Actually - my clinicals should be at the hospital where I work - about 20 min from home, only difference will be going on days instead of nights (always worked 7P-7A here). I'm really enjoying all your comments - appreciate your thoughts.
  11. by   PJMommy
    Hey! Just wanted to add a couple more thoughts...

    I felt the affective part of post-conference was the most helpful. I think *all* nurses need to talk about what went well, what went bad and how they felt about it.

    Find opportunities for your students. If one student hasn't done a cath yet, let the staff and other students know so that student is on deck for the next cath.

    Ask students questions and make them think but don't give the third degree. I like the CI who'd casually ask "And before we give this medication (anti-hypertensive), what assessment should be done?" It gives the student an opportunity to say yes, they've gotten a BP and it is ___ -- or, on the flip side, the student can stop to think and say oh, yeah - I need a BP. It's a whole lot better than "So what's the patient's blood pressure?".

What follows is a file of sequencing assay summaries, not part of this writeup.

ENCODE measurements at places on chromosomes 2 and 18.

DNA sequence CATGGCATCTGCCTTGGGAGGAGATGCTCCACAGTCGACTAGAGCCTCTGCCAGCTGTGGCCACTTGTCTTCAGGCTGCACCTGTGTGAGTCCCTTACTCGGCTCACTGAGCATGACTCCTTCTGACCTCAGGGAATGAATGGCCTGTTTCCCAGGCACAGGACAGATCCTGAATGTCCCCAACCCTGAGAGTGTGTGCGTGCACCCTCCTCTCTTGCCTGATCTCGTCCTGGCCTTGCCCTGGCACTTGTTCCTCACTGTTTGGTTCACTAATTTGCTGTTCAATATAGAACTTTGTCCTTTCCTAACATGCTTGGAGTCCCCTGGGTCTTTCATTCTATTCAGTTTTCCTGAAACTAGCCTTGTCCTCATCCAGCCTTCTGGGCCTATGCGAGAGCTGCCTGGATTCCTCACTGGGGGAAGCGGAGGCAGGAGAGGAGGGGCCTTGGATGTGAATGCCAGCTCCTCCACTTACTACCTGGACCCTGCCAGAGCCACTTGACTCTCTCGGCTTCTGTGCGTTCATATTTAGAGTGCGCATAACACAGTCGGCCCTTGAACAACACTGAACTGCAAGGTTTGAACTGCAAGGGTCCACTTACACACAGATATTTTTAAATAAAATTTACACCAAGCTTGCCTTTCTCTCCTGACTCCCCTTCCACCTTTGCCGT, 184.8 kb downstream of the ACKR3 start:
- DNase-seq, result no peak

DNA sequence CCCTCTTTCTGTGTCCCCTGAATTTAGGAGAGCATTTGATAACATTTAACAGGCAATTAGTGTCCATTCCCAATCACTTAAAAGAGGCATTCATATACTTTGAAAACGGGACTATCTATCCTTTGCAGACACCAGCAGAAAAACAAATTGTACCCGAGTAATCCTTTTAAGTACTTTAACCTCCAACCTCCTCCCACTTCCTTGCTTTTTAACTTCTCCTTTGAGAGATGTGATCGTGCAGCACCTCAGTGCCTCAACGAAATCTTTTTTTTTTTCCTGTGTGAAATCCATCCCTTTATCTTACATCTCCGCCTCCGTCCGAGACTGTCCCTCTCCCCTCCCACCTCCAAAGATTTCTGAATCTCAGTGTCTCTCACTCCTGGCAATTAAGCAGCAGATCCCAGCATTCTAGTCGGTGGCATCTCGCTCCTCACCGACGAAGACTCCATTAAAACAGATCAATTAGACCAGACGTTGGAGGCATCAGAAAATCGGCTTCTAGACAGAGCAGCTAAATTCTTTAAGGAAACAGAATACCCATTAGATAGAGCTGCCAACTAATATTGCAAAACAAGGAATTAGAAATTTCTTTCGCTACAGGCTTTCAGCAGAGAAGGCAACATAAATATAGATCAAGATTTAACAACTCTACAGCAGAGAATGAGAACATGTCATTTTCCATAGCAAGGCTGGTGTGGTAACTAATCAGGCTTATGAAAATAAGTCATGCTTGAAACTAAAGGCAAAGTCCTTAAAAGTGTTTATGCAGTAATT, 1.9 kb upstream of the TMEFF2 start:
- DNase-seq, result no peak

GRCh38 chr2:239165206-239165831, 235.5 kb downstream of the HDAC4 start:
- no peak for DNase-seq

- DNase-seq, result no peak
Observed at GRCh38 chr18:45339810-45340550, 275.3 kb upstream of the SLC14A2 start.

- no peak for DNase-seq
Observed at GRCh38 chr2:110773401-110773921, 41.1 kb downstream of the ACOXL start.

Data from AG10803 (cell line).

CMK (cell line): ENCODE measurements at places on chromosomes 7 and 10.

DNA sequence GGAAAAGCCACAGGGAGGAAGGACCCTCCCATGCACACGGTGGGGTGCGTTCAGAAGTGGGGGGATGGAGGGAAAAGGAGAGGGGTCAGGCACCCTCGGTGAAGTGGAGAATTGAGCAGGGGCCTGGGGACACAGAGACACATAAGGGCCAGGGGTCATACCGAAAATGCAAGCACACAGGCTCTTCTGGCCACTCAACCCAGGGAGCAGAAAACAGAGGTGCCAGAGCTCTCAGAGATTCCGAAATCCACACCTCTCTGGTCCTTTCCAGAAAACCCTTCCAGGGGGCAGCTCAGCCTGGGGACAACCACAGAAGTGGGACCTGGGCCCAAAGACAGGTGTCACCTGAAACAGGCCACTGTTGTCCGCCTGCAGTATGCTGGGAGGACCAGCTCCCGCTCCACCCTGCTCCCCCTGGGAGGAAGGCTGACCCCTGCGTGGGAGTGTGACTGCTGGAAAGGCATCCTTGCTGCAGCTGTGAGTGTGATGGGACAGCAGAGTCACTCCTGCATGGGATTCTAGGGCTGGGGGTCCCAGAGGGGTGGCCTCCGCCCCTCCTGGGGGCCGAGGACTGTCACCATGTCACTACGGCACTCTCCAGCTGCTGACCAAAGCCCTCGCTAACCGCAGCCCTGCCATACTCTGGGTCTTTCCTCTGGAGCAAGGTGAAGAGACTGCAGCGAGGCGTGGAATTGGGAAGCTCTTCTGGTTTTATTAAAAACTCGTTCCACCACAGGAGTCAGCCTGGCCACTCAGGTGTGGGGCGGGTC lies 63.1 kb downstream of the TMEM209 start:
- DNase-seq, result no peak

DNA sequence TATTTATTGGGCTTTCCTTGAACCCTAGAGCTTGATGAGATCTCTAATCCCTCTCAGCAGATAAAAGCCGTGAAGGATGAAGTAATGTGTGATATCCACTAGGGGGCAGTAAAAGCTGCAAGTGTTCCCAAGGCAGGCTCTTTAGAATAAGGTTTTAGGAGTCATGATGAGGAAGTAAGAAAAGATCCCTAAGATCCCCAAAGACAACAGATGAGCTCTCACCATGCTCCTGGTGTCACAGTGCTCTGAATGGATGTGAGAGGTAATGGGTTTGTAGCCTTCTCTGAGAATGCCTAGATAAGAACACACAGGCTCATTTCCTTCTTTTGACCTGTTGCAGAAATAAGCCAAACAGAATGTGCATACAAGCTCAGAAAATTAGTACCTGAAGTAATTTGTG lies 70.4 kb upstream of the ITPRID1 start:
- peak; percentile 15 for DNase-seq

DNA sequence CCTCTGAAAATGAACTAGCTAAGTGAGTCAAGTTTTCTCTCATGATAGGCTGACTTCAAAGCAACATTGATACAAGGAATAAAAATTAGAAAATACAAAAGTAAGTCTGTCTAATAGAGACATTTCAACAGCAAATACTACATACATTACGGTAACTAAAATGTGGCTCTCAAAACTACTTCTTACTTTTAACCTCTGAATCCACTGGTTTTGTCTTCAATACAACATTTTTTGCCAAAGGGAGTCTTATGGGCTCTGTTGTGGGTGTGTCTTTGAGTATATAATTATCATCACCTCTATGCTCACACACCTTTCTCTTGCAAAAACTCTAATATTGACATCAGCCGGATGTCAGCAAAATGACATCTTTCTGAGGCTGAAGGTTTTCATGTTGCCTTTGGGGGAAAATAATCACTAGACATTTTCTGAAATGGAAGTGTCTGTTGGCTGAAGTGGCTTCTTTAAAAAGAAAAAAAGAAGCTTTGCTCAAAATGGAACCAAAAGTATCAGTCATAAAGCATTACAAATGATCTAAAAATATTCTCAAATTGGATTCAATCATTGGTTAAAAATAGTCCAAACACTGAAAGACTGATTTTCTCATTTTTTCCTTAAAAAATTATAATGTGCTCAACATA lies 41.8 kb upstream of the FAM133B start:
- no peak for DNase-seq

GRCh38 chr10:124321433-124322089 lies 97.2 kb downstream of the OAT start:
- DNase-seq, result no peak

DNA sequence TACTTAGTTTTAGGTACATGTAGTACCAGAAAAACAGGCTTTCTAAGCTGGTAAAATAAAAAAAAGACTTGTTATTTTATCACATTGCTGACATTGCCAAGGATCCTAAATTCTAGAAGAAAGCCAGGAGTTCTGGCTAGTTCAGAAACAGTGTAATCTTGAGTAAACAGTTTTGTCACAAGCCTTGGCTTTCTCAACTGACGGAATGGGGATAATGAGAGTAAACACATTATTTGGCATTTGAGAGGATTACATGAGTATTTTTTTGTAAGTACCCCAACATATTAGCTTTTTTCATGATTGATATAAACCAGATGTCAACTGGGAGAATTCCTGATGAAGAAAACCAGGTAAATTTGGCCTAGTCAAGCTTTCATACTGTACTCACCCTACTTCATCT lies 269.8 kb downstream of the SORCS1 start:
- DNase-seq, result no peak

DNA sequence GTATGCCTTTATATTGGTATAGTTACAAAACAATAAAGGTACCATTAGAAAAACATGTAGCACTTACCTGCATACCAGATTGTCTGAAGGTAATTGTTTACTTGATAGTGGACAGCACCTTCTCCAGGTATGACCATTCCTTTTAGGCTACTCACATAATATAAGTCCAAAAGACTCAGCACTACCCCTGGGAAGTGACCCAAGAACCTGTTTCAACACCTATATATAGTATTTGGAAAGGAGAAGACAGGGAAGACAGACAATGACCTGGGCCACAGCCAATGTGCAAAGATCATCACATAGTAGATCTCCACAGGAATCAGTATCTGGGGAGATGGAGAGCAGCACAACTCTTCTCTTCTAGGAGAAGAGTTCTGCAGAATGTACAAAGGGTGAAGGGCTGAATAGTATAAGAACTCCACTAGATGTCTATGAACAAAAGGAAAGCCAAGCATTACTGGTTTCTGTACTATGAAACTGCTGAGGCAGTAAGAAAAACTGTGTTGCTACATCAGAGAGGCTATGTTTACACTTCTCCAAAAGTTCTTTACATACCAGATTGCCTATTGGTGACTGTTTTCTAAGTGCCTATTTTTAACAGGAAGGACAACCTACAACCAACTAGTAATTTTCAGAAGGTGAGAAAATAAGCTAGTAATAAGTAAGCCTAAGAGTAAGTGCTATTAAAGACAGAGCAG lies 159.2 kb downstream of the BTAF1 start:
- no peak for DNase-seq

Constantly remind them that there are no penalties for asking for help and no one should try and be super-nurse.

    Do all schools do patho-diagrams? I feel they help tremendously...even though I hated them at first. Assign a pathodiagram on a patient where student must make connections between disease processes, S/S, lab values, treatments, meds, etc. These have helped sooooo much.